Sooner or later we figured that if we weren’t careful, we would become them – in time slowly drifting away from this tempting childish innocence, like rogue glaciers, into the vague shadows of what they were all about, and so knock on wood we all stay good and everything else
but truth was, they didn’t know anything about much at all, and one could easily tell that that was the case just by looking at the way they went about their things – for it was a painful display & eye wateringly obvious at times,
the way they would shamelessly traipse around the hot dust – doing nothing much, entertaining seizures, tweaking, fighting with one another, bleeding, pawning liquor, guns and ammo, fucking, spitting and talking in dulled slurs, with occasional remarks passed (when the getting was good) on the half dozen animals we had kept scattered about the place, as she would say
“We have something dead over on the far side”
to which he’d reply
“Yeah, that’s just the donkey”

“We should move it”

“Should we?”

“Of course we should!”

“If we move it today then we’ll have nothing to do tomorrow. . .or even the next day after that”

“Alright then” she would say back “Leave him where he is, cover him up for now, and we’ll shift him away when we simply can’t hack the smell of him or her no more, fair?”
and away they would both go, like a couple of impoverished sloths, into the dry rise heat of our fallen desert, never easing a look backwards, and
yet they would – many years after the rush of their own youth – acquire a small amount of intelligence from somewhere – somehow – and this was truth,
the details of which my brother and I would never fully understand in our own lives, and neither did we mind it,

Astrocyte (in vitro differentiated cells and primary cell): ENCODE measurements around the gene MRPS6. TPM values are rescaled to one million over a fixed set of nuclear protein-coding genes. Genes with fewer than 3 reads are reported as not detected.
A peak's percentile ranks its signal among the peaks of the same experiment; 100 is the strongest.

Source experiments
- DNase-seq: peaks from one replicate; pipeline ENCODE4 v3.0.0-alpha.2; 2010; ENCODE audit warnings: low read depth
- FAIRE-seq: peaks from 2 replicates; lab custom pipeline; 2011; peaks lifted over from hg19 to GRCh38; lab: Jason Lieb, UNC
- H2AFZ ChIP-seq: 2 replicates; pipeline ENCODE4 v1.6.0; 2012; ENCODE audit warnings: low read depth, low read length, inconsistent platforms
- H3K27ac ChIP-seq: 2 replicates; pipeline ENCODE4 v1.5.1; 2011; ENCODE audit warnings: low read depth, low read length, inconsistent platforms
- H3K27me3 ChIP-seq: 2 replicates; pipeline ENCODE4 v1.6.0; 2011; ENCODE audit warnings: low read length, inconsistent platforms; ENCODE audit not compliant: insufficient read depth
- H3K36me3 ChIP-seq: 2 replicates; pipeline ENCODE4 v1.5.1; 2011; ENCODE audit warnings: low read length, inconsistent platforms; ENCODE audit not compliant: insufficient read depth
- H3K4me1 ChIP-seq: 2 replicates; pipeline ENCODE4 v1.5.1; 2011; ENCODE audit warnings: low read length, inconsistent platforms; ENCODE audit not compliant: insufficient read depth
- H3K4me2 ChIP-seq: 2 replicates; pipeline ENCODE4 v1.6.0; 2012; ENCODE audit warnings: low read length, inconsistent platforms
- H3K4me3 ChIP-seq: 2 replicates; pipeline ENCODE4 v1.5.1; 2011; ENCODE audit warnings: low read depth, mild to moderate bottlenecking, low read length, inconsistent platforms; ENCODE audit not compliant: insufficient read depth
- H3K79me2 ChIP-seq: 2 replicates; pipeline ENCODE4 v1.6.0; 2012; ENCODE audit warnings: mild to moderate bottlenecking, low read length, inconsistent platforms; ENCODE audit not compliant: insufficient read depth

for just the small act of having to listen to them in their present form each night by the fire was more than enough for us younglings, and any further probing we did
– be it into the archives of their past, present or future –
would only seem like something that was over indulgent,
and totally nonsensical on our behalf, and
On the good evenings – when the sun would hang about that golden sky for an extra hour or so – they would, for their own amusement, rhyme off simultaneously (at a moment’s notice) the intimate details of the world to us, claiming that society was an altogether fragmented construct of toxic hope, people, lies and feathered illusions, and that
“Life is a good life when life is like this” and she would announce it loud, as best she could, while trying to hold up her head,
and that we should
“Embrace the rancidness of the numbness”
– and he would say it soon after, slowly wetting his trousers – “Embrace it, Love it, if you can love it – Then you can disappear, whenever you like”
and they – the two of them, lovers – would go on like this for hours and hours, talking just, in the far down dregs of dire negativity, certain of their own philosophy, and of how it all flowed and wove itself together into one big mired ball of perfect ‘made up’ sense
“Do you boys understand?”
“Yes Father. We do”
“Good” he would say back, his eyes closed, “That’s really something. .”
and in the end, it was my shy and blatant brother that rose up my attention to it all,
for he – unlike myself – had always held a fairly hard stance on the whole matter
– on everything really –
saying oftentimes that the two ‘un-lovables’ were so unforgivably full of the brown stuff
that days, and even reality itself (in a lot of ways) had fallen completely from their grasp, and so to hell with all that and fuck their kind dearly, simply because
“Those two withered carrots can barely stand up anymore”
and he would scream it – almost in tears – and we have to put up with it we do – you and I brother. .
well I call bullshit – On this,
On them,
On everything
learned intellects my ass – parasitic mules more like,
parasitic mules who would want the sharp and hard bullet, quick and fast,
for in his eyes it was all a pathetic facade that gave them – ‘the purposeless’ – some purpose, and we
– the doomed prodigies –
were just unfortunate enough in that we happened to be around in time to witness it,
for we were, in his own words
“The paralysed hares in the devil’s own firing line, and that’s the way we would stay if we weren’t careful enough by our means”

and I have to say the boy was right, and blade-sharp for five

The End



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1 Response to Rickie O’Neill – Liquor, Guns & Ammo

  1. Veronica Williams says:

    Loves the flow of the story. and the style of writing . Great title.
    .The poems got straight to the heart of the questions. food for thought.